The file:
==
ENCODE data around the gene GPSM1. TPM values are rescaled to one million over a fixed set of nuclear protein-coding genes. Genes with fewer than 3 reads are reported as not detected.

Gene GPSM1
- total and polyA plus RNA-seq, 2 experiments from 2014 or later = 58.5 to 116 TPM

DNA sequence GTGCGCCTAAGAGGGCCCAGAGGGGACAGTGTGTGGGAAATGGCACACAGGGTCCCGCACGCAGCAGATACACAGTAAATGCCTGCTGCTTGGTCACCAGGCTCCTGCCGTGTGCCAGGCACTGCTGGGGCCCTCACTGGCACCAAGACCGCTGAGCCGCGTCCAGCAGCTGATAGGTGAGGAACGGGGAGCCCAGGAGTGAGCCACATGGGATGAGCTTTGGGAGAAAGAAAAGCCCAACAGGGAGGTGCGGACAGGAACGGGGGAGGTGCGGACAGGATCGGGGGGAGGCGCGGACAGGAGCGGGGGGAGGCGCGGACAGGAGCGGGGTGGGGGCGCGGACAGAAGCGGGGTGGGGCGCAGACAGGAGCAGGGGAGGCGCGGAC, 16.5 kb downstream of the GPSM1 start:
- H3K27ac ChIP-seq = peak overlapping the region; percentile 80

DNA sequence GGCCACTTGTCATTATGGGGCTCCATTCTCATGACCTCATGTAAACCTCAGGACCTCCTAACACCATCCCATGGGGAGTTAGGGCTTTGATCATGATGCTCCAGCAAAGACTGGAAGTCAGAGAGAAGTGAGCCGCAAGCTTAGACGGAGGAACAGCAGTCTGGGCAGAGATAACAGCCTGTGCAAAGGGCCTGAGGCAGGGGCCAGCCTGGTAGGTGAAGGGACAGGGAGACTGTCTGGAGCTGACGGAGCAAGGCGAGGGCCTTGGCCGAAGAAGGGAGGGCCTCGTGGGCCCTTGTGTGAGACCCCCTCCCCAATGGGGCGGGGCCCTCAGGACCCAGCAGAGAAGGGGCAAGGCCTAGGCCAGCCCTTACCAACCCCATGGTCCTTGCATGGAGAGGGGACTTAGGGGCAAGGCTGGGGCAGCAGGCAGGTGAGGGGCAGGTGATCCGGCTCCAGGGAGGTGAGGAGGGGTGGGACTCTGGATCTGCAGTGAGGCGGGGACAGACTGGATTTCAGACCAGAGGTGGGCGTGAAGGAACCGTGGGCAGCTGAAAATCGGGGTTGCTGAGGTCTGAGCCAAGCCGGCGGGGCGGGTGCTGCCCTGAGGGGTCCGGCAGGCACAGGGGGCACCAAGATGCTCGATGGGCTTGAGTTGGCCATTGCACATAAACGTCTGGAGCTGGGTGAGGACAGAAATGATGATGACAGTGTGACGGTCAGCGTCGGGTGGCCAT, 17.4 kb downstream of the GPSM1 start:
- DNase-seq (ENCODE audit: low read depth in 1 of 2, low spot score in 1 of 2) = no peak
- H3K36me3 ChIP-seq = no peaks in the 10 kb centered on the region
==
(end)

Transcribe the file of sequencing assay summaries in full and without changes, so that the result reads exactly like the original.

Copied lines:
ENCODE data around the gene GPSM1. TPM values are rescaled to one million over a fixed set of nuclear protein-coding genes. Genes with fewer than 3 reads are reported as not detected.

Gene GPSM1
- total and polyA plus RNA-seq, 2 experiments from 2014 or later = 58.5 to 116 TPM

DNA sequence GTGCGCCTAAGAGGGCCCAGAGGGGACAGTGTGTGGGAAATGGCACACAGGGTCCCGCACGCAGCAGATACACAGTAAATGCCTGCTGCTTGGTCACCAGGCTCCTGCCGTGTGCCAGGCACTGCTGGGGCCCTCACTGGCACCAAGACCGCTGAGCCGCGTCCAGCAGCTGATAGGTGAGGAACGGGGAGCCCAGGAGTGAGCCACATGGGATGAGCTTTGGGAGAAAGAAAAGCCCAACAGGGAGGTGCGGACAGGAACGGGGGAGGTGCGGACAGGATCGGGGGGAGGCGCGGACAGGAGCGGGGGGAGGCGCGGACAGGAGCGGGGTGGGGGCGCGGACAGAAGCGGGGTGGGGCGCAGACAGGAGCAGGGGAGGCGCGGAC, 16.5 kb downstream of the GPSM1 start:
- H3K27ac ChIP-seq = peak overlapping the region; percentile 80

DNA sequence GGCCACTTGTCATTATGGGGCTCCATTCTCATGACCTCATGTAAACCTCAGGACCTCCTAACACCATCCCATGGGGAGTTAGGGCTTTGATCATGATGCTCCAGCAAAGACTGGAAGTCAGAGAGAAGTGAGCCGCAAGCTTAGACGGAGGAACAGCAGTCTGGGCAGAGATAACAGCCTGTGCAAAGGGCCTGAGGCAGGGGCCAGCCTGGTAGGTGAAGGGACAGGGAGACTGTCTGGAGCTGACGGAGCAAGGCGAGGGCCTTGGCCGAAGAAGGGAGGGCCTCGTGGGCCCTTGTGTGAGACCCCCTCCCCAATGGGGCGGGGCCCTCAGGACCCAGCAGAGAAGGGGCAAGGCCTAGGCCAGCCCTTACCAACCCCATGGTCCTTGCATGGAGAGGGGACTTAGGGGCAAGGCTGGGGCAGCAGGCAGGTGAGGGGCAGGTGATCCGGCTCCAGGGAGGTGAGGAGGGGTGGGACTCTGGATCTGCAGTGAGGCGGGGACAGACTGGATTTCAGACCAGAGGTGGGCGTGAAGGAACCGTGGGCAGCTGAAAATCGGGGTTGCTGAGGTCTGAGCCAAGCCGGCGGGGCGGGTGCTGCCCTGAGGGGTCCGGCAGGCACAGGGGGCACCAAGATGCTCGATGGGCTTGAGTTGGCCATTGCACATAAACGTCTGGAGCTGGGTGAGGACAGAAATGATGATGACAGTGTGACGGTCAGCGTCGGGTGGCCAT, 17.4 kb downstream of the GPSM1 start:
- DNase-seq (ENCODE audit: low read depth in 1 of 2, low spot score in 1 of 2) = no peak
- H3K36me3 ChIP-seq = no peaks in the 10 kb centered on the region